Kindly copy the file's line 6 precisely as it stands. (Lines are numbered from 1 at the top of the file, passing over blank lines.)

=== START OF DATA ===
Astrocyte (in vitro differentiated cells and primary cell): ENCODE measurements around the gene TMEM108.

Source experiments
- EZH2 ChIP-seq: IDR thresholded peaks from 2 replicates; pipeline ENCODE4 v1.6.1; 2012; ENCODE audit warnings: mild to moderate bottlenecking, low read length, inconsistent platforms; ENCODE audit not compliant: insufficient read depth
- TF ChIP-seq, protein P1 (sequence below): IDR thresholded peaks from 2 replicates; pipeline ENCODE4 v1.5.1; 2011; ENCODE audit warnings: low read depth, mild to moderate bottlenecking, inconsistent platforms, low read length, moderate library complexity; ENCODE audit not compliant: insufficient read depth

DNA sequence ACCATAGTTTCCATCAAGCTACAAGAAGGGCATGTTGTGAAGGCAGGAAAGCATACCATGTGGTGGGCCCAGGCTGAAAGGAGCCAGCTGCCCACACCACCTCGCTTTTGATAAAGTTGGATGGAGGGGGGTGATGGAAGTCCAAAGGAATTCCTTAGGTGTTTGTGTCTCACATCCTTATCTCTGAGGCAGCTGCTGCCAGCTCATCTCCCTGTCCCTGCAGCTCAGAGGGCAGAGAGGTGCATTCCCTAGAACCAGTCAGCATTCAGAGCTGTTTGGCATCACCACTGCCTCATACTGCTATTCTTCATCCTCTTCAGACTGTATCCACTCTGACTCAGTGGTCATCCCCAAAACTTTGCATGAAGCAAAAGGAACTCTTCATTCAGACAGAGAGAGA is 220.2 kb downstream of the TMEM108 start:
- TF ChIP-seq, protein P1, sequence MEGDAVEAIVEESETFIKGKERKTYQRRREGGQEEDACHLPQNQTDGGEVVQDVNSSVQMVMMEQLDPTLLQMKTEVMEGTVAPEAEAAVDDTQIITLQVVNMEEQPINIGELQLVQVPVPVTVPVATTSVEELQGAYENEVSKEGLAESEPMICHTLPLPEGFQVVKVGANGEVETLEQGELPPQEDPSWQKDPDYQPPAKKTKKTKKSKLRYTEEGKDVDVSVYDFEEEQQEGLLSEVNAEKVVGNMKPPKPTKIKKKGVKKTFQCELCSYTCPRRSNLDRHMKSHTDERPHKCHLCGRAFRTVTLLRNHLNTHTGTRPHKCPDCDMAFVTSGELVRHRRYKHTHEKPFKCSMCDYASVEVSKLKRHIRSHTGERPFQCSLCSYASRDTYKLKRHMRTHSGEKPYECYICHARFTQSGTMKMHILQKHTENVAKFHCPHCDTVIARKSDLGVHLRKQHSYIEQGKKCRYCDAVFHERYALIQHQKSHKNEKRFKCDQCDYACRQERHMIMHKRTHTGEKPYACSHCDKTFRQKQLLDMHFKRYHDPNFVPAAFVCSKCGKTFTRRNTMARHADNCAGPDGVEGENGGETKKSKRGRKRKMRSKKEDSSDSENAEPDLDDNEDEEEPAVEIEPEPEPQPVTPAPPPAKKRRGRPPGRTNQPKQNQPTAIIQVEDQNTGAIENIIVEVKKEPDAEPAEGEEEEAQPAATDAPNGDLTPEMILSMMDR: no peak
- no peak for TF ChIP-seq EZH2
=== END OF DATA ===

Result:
- TF ChIP-seq, protein P1, sequence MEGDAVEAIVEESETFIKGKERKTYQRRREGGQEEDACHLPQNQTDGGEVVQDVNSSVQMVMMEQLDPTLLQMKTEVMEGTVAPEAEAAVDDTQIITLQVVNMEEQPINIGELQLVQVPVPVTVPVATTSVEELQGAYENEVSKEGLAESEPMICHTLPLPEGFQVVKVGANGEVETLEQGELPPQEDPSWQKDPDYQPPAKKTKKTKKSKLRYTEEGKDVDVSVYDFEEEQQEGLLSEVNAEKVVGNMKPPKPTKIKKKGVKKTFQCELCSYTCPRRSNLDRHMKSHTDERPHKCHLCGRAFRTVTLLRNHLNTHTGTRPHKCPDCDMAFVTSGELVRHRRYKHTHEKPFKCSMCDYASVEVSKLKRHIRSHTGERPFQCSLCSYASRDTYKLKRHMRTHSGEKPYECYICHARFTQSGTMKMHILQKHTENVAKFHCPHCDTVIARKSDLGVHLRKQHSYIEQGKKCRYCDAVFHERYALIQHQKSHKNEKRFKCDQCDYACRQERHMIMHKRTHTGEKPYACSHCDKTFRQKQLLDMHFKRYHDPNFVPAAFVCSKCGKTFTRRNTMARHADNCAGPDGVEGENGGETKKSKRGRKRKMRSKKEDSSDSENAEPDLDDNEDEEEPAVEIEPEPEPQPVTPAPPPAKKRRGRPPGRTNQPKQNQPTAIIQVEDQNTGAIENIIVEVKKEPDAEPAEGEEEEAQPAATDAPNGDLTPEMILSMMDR: no peak